Buy the Hawks. Save the NBA.
A baseball legend and two former basketball players are among the many people interested in buying the embattled Atlanta Hawks. After a string of embarrassments over race, that could help bridge the league's divides -- even if it raises other problems.
These prospective buyers are particularly interesting given how the Hawks hit the market in the first place. Back in September, Hawks owner Bruce Levenson announced he was selling after “self-reporting” racist remarks about the team’s fan base he made in a 2012 email to Danny Ferry, his general manager. (Ferry later took an indefinite leave of absence after the leak of an audio recording of him using overtly racist language to describe free agent Luol Deng.)
The timing of Levenson's announcement was notable, if not a bit suspicious, coming just a few months after the racism scandal involving former Los Angeles Clippers owner Donald Sterling. The expected league-wide bump in franchise values from Steve Ballmer’s $2 billion purchase of the team has caused some to speculate that Levenson’s “self-reporting” of a two-year-old email was economic opportunism, not some sudden impetus to do the right thing. There’s never been a better time to sell high in the NBA.
Opportunism or not, some good could still come from Levenson's decision. ESPN’s Marc Stein reports that Hank Aaron has joined a group led by Oaktree Capital Group co-founder Steve Kaplan, Indonesian billionaires Erick Thohir and Handy Purnomo Soetedjo, and former agent Jason Levien, all of whom have NBA ties. Kaplan is a minority owner and vice chairman of the Memphis Grizzlies, while Thohir, Soetedjo, and Levien formerly had stakes in the Philadelphia 76ers. The latter group also co-owns MLS team D.C. United.
Meanwhile, Bloomberg News reported last week that a group including former NBA players Grant Hill and Junior Bridgeman are exploring a purchase as well. According to the Atlanta Journal Constitution, a slew of others have also expressed interest, including former NBA stars Dikembe Mutombo and Chris Webber.
Having prominent, black former players like Aaron and Hill join the league’s ownership ranks could help lessen the racial gap highlighted by the Hawks and Clippers controversies. As ESPN’s J.A. Adande wrote in response to Levenson’s announcement back in September, with blacks comprising 75 percent of the NBA’s labor force and 45 percent of the league’s television audience, it makes perfect sense to bring in owners who can relate and appeal to basketball’s core constituency. Aaron could be a particularly impactful owner, given his history as a civil rights activist and his legacy in helping to desegregate sports.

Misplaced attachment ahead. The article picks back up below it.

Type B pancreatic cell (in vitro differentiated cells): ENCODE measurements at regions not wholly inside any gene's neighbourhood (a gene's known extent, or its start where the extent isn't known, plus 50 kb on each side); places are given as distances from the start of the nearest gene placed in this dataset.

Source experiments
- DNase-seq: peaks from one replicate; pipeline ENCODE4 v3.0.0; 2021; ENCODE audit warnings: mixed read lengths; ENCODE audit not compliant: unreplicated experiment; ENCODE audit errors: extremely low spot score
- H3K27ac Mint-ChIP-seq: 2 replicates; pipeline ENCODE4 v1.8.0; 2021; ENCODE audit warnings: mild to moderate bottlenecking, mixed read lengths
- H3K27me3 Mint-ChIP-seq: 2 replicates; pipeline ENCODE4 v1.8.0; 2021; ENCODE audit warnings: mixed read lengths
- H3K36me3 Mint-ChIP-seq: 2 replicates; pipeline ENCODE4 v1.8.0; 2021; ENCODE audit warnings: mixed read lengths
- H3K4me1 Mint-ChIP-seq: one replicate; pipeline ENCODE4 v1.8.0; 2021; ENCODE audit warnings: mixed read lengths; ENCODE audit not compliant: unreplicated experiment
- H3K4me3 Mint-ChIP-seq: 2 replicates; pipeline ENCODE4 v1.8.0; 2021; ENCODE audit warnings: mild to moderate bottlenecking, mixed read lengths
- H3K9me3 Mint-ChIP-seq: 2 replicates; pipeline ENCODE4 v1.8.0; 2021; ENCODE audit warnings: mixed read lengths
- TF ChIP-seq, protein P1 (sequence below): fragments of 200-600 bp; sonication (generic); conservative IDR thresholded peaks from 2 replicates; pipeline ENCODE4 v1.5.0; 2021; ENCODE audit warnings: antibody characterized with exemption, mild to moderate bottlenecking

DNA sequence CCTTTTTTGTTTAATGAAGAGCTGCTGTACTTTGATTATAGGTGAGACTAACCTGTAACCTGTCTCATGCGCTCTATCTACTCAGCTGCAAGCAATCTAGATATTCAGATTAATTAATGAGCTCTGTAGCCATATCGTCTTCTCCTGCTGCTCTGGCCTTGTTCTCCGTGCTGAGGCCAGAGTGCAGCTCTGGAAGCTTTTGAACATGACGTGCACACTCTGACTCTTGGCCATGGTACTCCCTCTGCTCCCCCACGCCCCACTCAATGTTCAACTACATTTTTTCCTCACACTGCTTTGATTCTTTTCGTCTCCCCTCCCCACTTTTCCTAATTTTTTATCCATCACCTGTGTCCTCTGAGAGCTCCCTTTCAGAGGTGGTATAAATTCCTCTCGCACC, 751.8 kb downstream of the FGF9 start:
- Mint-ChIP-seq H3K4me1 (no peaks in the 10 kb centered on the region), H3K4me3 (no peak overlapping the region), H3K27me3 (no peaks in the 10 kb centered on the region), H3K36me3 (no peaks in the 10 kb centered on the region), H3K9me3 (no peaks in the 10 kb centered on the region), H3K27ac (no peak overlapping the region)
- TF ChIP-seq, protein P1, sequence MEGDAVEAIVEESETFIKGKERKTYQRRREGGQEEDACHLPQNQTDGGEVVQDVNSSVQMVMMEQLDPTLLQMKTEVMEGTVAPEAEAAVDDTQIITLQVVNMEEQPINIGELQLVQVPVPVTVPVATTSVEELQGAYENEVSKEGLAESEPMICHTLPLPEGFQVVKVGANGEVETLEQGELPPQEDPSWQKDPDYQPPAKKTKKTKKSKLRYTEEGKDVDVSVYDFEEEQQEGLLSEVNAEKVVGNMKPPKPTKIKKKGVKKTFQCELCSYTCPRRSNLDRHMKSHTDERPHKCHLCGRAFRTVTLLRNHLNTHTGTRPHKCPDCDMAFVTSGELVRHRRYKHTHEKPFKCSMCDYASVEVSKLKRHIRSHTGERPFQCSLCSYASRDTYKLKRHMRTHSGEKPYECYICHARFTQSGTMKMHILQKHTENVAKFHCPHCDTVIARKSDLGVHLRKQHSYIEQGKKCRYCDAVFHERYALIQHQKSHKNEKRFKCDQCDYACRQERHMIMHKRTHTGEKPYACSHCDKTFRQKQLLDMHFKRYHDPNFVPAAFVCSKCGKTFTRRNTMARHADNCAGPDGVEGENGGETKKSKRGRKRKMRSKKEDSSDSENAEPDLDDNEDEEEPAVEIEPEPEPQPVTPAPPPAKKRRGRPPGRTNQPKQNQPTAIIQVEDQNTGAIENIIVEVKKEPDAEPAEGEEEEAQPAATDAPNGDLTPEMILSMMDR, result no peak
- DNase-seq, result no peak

Furthermore, the league is gearing up to face another round of heated collective bargaining in 2017, and having executives who used to be labor could go a long way in smoothing out those negotiations -- not to mention cutting through the usual obfuscation of facts owners tend to spout. It would certainly help to have more owners who value players, having been players themselves, without an inflated sense of their contributions as executives to the core product.
It’s hard to imagine Aaron crying poor, for instance; he played most of his career under the reserve-clause system in baseball and didn’t reach the six-figure salary mark until his 17th season. He knows as well as anybody the importance of a strong players’ union and fair labor negotiations.
That said, the groups with Aaron and Hill should give us some pause. As former Minnesota Timberwolves executive David Kahn has noted, fractured ownership groups are often recipes for disaster for NBA teams. The Hawks know this all too well; Levenson’s group, Atlanta Spirit, was embroiled in five years of litigation centered around squabbles among individual owners. And I’d be wary of any potential ownership group that includes current or former Grizzlies management. Things haven’t exactly been running smoothly in Memphis.
Still, the reality is that if we want more black representation and former players among NBA ownership, they’re likely going to have to be part of a consortium. Even wealthy former players aren’t wealthy enough to own a team on their own, and as Adande noted, the dearth of African-Americans among the country’s super-rich doesn’t bode well for the prospect of singular black ownership anytime soon. Some infighting among management might well have to be the price of getting basketball’s executive class to look more like its labor and consumer base.
This column does not necessarily reflect the opinion of Bloomberg View's editorial board or Bloomberg LP, its owners and investors.
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